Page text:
Double stars are the rule, rather than the exception: our solar system, having a single sun, is in the minority. Orbiting satellites, ground-based observatories and interferometers have all helped discover many hundreds of new pairs - but this has left enormous numbers of wide, faint pairs under-observed or not observed at all. This is where amateur astronomers can help. Bob Argyle, a professional astronomer at Cambridge University, shows where enthusiastic amateur observers can best direct their efforts. The book caters for the use of every level of equipment, from simple commercial telescopes to micrometers and CCD cameras. Amateur astronomers who have gone beyond 'sight-seeing' and want to make a genuine scientific contribution will find this a fascinating and rewarding field - and this book provides all the background and practical information that's needed.
From the reviews: "I recommend it to anyone with an interest in binary stars who wants to learn more about these fascinating objects." (Jocelyn Tomkin, The Observatory, April 2005) "Bob Argyle, who is editor of the book ! is a keen double-star observer and an engaging feature is the way his enthusiasm for his subject animates the text. ! an excellent book ! . I recommend it to anyone with an interest in binary stars who wants to learn more about these fascinating objects." (Jocelyn Tomkin, The Observatory, Vol. 125 (1185), 2005) "This book, which is aimed at amateur astronomers and the general reader, gives an account of the current state of play in the observation and measurement of visual double stars. With 25 chapters, each devoted to a different aspect of visual binaries, the book covers the waterfront. ! A chapter about amateur double-star observers ! gives the human touch. ! Read this book. You will enjoy it." (David W. Hughes, The Observatory, Vol. 125 (1185), 2005) "In this high quality book, some of the world's most seasoned amateur astronomers describe the techniques they use to measure scientifically useful double stars within reach of backyard 'scopes. ! there are also projects that will engage even the beginning observer armed with a small telescope. The text also includes a CD ROM ! for those who wish to dig deeper. All in all, this is a laudable book and is a 'must buy' if you intend observing visual binary star systems." (Nell English, Astronomy Now, February, 2005) "Bob Argyle and his team are to be congratulated for producing this excellent book. ! The contributors explain concepts well, and the mathematics ! . I found the chapters easy to read ! . The text is well referenced, like a scientific journal article. ! Readers will learn about the ring micrometer, the chronometric ! . Besides a wealth of printed information, the book also comes with a CD-ROM ! . There is much useful information that can be obtained ! this book is a wonderful resource." (Richard Jaworski, Sky & Telescope, January, 2005) "Bob Argyle ! and his collaborators have risen to the formidable challenge of covering the whole topic of observing visual double stars with characteristic energy and enthusiasm. ! technical papers on measuring techniques and devices are of a uniformly high standard. ! The inclusion of clearly identified advantages and disadvantages ! is particularly useful. ! There is something in this book for everyone from the complete novice to the experienced ! I have no hesitation in recommending it to members." (Martin Nicholson, Journal of the British Astronomical Association, Vol. 114 (3), 2004) "Argyle ! has brought his love of double stars to life in this well-developed book. ! A wide variety of observing techniques are covered, and much of the information will be helpful to the users of small telescopes ! . Covering topics from classic instrumentation, like filar micrometers ! the book is comprehensive. ! To make the book more useful, the enclosed CD-ROM provides an array of resources ! . The illustrations are excellent. Summing Up: Highly recommended. Upper-division undergraduates ! professionals." (M.-K. Hemenway, CHOICE, July, 2004)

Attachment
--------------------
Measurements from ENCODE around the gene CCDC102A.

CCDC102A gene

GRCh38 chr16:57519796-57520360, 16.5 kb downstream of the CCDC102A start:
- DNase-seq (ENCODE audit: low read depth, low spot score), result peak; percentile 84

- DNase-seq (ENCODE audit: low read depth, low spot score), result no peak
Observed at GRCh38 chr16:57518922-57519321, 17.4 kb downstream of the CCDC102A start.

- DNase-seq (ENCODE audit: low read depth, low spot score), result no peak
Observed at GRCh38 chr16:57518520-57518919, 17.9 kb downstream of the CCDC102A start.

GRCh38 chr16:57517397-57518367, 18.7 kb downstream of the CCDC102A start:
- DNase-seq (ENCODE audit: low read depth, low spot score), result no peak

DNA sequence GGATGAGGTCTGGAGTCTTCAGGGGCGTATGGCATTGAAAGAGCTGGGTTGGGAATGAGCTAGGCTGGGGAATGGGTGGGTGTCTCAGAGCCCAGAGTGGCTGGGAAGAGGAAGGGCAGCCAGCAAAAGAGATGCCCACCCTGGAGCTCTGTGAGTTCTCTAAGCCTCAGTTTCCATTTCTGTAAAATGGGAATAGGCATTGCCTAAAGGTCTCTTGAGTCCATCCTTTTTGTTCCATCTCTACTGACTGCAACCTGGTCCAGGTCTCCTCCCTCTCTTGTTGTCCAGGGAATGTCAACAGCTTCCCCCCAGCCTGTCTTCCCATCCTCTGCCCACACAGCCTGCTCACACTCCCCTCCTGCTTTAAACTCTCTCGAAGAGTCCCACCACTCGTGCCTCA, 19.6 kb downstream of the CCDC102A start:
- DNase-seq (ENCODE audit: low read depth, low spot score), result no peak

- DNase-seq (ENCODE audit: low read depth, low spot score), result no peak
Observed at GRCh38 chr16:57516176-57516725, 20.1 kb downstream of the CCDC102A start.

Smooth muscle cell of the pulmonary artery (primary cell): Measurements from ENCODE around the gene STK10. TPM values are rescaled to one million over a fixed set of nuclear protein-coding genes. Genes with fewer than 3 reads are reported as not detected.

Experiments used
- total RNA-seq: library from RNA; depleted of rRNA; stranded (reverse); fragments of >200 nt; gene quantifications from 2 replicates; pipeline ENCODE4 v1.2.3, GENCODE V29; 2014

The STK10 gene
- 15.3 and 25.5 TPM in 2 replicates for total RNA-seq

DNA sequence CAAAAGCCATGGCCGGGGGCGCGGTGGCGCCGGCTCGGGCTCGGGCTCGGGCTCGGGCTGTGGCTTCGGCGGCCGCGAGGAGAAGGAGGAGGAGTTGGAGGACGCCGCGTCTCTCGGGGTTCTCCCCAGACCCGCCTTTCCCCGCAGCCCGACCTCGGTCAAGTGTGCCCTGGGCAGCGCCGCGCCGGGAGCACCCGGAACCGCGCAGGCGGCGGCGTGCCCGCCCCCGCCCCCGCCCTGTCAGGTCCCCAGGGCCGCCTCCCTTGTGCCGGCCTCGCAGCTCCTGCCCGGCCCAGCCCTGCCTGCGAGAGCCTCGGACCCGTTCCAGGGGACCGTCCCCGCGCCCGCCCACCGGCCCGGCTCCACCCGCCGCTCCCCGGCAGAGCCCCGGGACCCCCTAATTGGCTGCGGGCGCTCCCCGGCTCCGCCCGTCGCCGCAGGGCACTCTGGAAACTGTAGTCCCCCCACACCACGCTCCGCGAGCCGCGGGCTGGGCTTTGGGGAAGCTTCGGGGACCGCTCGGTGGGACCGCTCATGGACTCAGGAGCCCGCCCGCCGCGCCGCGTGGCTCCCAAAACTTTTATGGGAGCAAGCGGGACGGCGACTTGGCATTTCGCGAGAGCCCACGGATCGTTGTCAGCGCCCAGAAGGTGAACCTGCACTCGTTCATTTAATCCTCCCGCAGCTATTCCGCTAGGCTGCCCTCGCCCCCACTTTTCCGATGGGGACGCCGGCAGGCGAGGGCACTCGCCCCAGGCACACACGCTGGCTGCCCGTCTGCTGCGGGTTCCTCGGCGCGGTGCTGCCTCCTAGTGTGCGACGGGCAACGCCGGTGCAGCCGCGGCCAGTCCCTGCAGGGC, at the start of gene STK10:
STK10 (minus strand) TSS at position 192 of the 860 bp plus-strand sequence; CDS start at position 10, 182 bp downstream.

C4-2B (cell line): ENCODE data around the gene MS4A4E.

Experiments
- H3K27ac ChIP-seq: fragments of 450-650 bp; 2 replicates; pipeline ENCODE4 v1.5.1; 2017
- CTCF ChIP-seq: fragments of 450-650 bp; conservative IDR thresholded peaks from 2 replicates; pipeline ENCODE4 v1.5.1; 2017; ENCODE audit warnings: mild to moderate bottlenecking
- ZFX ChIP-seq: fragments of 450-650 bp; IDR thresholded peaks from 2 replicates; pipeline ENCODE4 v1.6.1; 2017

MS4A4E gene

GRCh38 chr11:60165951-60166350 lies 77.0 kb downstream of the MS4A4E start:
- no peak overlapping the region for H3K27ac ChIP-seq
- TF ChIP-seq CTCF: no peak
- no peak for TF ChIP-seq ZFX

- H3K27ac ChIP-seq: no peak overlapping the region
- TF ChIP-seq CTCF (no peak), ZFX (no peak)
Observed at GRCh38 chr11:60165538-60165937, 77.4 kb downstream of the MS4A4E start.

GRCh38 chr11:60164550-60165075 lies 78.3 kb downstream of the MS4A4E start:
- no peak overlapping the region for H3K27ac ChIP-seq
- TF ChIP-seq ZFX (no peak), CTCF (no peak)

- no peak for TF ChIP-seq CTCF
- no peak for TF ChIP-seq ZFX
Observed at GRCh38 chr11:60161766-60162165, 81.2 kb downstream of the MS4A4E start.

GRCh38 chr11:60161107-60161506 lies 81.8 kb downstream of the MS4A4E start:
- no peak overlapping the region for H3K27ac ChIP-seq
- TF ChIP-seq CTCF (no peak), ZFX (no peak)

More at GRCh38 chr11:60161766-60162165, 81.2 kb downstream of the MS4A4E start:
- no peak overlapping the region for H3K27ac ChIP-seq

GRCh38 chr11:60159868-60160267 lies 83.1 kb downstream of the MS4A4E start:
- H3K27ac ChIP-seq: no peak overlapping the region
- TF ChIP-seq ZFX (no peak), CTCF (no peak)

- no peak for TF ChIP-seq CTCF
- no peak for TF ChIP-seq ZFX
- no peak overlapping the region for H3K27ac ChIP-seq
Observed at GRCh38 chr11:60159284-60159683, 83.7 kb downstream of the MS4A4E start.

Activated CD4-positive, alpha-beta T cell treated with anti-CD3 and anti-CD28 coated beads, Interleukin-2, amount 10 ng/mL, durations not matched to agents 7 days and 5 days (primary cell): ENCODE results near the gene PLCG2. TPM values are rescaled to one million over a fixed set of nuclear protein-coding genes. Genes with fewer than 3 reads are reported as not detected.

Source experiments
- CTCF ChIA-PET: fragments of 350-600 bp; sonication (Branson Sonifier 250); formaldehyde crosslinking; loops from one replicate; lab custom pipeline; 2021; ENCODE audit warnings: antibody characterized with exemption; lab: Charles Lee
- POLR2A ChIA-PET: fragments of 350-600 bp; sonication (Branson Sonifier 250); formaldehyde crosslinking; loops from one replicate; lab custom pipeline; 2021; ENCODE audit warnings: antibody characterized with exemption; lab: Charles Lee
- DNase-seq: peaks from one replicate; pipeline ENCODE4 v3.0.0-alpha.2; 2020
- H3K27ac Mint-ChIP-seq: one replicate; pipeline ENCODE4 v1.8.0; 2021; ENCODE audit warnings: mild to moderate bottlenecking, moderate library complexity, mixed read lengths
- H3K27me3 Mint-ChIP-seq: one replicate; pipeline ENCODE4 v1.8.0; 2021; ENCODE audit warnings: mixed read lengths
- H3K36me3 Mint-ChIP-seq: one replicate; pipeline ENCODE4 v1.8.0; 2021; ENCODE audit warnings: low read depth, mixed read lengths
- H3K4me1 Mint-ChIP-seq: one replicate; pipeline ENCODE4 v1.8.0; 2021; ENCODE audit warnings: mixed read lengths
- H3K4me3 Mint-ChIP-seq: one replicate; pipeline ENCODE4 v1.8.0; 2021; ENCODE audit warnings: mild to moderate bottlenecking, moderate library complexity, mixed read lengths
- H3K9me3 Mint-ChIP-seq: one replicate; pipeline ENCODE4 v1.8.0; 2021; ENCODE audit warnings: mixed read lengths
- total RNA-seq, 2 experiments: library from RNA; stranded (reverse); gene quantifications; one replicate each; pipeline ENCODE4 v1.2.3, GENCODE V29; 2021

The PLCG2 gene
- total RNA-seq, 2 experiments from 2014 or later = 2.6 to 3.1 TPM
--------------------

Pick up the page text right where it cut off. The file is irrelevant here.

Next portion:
Introduction More Than One Sun (Bob Argyle) Why Observe Double Stars? (Bob Argyle) The Observation of Binocular Double Stars (Mike Ropelewski) The Scale of Binary Systems (Bob Argyle) Multiple Stars and Planets (Bob Argyle) Is the Sun a Double Star? (Bob Argyle) The Orbital Elements of a Visual Binary Star (Andreas Alzner) Orbit Computation (Andreas Alzner) Some Famous Double Stars (Bob Argyle) The Resolution of a Telescope (Bob Argyle) Reflecting Telescopes and Double Star Astronomy (Christopher Taylor) Simple Techniques of Measurement (Tom Teague) The Double-Image Micrometer (Andreas Alzner) The Diffraction Grating Micrometer (Andreas Maurer) The Filar Micrometer (Bob Argyle) The CCD Camera (Doug West) Speckle Interferometry for the Amateur (Nils Turner) Lunar Occultations (Graham Appleby) What the Amateur can Contribute (Bob Argyle) Some Active Amateur Double Star Observers (Bob Argyle) An Observing Session (Bob Argyle) Some Useful Formulae (Michael Greaney) Star Atlases and Software (Owen Brazell) Catalogues (Bob Argyle) Publication of Results (Bob Argyle) Appendix: Some Useful URL Addresses Brief Biographies Index
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